People in historically rice-farming areas are less happy and socially compare more than people in wheat-farming areas.

Click here for the article published by Journal of Personality and Social Psychology.

Journal of Personality and Social Psychology, Vol 124(5), May 2023, 935-957; doi:10.1037/pspa0000324

Using two nationally representative surveys, we find that people in China’s historically rice-farming areas are less happy than people in wheat areas. This is a puzzle because the rice area is more interdependent, and relationships are an important predictor of happiness. We explore how the interdependence of historical rice farming may have paradoxically undermined happiness by creating more social comparison than wheat farming. We build a framework in which rice farming leads to social comparison, which makes people unhappy (especially people who are worse off). …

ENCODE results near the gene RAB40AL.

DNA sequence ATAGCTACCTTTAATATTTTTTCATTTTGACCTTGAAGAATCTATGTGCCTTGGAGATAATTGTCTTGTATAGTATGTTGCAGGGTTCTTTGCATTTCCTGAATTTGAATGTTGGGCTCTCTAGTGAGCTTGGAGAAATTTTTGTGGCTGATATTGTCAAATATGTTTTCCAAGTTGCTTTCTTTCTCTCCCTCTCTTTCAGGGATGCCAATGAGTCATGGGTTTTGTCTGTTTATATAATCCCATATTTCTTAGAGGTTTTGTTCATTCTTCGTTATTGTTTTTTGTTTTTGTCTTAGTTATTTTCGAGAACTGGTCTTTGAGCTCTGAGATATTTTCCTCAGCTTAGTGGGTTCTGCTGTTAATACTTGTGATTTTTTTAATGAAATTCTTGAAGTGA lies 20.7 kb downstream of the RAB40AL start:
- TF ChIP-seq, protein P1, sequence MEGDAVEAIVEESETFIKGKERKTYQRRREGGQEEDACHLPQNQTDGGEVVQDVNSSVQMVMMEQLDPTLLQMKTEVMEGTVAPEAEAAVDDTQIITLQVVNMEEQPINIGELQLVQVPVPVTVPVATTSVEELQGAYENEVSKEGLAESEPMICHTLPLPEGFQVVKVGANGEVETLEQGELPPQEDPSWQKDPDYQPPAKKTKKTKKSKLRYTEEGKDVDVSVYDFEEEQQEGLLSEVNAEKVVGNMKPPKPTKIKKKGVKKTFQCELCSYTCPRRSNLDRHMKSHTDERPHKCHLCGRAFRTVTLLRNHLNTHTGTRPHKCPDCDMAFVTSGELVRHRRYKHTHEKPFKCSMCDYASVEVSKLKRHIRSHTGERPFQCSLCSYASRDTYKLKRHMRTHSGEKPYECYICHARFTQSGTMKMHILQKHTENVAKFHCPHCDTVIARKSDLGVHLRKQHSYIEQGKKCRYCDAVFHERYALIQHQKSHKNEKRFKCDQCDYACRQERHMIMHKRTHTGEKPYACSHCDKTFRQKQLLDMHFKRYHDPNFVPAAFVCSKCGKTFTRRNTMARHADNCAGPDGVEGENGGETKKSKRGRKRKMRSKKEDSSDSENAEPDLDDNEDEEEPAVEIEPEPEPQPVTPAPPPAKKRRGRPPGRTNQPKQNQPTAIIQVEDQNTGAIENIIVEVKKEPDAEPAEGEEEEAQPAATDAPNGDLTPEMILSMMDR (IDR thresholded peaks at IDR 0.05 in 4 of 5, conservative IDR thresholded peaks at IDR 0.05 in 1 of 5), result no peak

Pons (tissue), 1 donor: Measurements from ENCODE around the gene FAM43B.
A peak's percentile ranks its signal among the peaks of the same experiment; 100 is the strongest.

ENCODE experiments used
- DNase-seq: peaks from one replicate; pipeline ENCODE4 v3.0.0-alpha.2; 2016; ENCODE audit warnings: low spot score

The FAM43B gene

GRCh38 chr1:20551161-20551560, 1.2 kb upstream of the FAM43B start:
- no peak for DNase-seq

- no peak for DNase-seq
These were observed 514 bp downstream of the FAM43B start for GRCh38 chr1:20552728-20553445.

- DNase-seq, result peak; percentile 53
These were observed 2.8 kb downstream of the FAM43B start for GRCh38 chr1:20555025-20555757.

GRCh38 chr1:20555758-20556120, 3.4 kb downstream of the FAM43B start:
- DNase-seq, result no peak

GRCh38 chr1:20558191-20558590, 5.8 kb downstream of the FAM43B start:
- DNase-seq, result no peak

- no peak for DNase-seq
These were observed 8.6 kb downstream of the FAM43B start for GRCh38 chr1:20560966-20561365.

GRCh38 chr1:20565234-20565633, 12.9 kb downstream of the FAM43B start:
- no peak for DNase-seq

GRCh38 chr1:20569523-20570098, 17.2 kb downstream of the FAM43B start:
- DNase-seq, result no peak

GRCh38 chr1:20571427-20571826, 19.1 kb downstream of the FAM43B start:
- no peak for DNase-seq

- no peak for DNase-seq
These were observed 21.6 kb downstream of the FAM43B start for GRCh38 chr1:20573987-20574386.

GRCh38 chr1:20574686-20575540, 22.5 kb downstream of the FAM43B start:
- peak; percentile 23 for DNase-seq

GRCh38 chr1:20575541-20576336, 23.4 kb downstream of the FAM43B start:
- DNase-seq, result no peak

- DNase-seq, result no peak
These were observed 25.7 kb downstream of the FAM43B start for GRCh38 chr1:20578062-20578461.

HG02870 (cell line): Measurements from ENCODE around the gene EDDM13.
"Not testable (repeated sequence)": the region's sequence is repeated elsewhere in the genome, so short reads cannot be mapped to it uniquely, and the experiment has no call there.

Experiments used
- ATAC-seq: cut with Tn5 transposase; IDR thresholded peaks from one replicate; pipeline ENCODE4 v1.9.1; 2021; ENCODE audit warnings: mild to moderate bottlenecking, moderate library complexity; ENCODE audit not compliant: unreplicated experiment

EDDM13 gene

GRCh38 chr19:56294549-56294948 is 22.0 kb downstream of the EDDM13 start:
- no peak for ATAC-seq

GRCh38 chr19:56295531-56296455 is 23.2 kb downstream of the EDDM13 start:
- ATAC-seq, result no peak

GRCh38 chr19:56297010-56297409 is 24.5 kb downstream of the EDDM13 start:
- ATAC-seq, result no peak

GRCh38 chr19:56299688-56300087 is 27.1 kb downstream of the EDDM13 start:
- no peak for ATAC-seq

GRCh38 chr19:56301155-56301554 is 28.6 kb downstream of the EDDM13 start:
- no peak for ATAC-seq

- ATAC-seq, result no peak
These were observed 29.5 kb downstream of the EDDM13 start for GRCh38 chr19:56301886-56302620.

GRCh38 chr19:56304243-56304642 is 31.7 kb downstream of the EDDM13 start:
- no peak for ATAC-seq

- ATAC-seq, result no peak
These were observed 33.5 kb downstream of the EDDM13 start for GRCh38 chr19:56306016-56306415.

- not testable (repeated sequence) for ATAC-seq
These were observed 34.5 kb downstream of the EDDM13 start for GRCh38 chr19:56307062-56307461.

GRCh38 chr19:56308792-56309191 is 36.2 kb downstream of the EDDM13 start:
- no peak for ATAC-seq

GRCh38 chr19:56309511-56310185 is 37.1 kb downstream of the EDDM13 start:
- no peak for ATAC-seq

… The rice farmers socially compare more, and farmers who socially compare more are less happy. If interdependence breeds social comparison and erodes happiness, it could help explain the paradox of why the interdependent cultures of East Asia are less happy than similarly wealthy cultures. …

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